Jan. 22 — The U.S. dollar seems to have powered out as it closed out the day down slightly. The Canadian dollar also ended lower today, as did the Dow Jones and crude oil.
Weekly export sales numbers were above expectations for all three grains, which helped to support grains today and slow down the slide in the futures.
The U.S. dollar index dropped 22-100ths of a cent today, while gold closed down $13.50 at $1,089.20 today, down $41 this week.
The Canadian dollar fell 0.58 cents to close at US94.66 cents today, down 2.62 cents this week.
The Dow Jones March contract closed down 183 points at 10,155 today, down 411 points this past week. In the energy sector, crude oil closed down $1.54 at US$74.54 per barrel, down $3.83 this week.
Corn closed down 6.6-8.2 cents a bushel today, down 6.8 cents for the week.
Beans closed down 0.6-2.4 cents a bushel today, down 23.6 cents this week.
Wheat markets closed unchanged to down 2.2 cents a bushel today; Minneapolis March futures closed unchanged today, down eight cents a bushel for the week.
Canola closed up $1.20-$2.40 per tonne today, up $3.90 per tonne for the week.
Western barley closed down $1.20 at $148.30 per tonne today, down $2.70 per tonne this week.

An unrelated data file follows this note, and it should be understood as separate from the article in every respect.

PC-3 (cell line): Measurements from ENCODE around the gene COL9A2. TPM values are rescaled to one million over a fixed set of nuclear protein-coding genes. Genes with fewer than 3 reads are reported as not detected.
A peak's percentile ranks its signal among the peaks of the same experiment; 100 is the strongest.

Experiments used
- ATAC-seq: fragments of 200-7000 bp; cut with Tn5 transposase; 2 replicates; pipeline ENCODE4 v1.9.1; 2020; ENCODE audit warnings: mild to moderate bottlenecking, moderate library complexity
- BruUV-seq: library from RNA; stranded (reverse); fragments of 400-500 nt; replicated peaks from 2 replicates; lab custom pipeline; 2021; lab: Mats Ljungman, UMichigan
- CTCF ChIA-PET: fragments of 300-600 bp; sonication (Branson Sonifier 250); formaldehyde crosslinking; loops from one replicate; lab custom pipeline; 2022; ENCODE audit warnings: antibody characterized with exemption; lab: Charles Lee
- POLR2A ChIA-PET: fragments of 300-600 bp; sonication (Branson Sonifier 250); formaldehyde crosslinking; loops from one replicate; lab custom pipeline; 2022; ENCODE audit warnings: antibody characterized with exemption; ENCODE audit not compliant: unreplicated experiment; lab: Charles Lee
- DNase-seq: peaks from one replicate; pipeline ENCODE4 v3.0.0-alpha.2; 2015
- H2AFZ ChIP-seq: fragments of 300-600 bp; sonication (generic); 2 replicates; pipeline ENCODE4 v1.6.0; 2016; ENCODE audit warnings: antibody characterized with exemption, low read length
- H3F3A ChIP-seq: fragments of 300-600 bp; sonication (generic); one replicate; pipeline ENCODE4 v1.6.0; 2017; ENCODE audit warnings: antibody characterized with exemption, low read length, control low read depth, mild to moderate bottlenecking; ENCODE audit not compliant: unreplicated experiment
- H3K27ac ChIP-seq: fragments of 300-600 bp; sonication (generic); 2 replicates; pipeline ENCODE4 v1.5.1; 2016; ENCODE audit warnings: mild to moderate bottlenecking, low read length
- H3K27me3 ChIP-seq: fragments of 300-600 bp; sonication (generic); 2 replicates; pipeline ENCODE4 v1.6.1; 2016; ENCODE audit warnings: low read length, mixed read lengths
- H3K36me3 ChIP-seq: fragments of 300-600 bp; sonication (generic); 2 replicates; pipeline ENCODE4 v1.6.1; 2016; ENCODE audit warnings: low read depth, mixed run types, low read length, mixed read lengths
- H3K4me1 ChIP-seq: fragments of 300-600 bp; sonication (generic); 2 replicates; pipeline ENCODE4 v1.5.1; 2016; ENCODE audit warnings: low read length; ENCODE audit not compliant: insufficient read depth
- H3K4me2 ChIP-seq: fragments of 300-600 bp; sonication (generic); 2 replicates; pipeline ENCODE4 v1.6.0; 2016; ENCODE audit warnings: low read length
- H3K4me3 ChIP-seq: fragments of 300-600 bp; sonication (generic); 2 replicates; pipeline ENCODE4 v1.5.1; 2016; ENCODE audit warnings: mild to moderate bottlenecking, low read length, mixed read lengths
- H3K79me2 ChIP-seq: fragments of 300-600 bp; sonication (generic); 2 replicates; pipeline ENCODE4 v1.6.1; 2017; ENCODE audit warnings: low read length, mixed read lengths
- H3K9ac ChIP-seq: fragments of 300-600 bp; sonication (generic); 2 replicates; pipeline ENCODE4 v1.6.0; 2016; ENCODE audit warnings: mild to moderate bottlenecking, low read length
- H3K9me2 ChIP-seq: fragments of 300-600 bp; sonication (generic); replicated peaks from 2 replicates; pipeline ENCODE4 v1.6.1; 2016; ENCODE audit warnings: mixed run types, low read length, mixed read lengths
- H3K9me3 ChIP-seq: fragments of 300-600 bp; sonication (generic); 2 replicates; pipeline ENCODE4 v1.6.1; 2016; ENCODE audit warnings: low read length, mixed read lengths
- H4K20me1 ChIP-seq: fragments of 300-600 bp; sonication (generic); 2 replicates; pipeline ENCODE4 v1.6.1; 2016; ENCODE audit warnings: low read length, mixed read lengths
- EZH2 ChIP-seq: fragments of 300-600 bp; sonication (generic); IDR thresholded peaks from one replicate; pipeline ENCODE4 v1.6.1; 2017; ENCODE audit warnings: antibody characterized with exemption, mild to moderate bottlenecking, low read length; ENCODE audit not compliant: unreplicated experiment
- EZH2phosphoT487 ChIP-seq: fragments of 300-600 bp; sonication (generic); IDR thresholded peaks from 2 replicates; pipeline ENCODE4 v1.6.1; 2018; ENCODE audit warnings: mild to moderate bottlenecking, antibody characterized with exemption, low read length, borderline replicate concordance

Canola futures were again supported by a lower Canadian dollar and renewed export buying. Farmers’ reluctance to sell at these low levels has also helped to support futures values.
Check around with the grain companies to see what they are offering for canola basis levels. as some of them have tightened up their basis levels for both old crop and new crop because of the recent drop in futures values.
Barley values have dropped the past week due to the nice weather and reduced consumption. Weather forecasts are predicting a return to more seasonal temperatures over the weekend, so hopefully that will help values firm back up to previous levels. Weak demand and cheap feed supplies out of the U.S. are the main factors for the low values.
Maybe the drop in the Canadian dollar will slow up the movement of DDGs from the U.S. into Canada and help push barley prices higher.
That’s all for this week. — Brian
— Brian Wittal has spent over 27 years in the grain industry, including as an elevator manager and producer services representative for Alberta Wheat Pool, a regional sales manager for AgPro Grain and farm business representative for the Canadian Wheat Board, where he helped design some of the new pricing programs. He also operates his own company providing marketing and risk management advice for Prairie grain producers. Brian’s daily commentaries focus on how domestic and world market conditions affect you directly as grain producers.
Brian welcomes feedback and information on market conditions in your area, such as current offering prices, basis levels, trucking premiums and special crops contracts. Contact Brian today.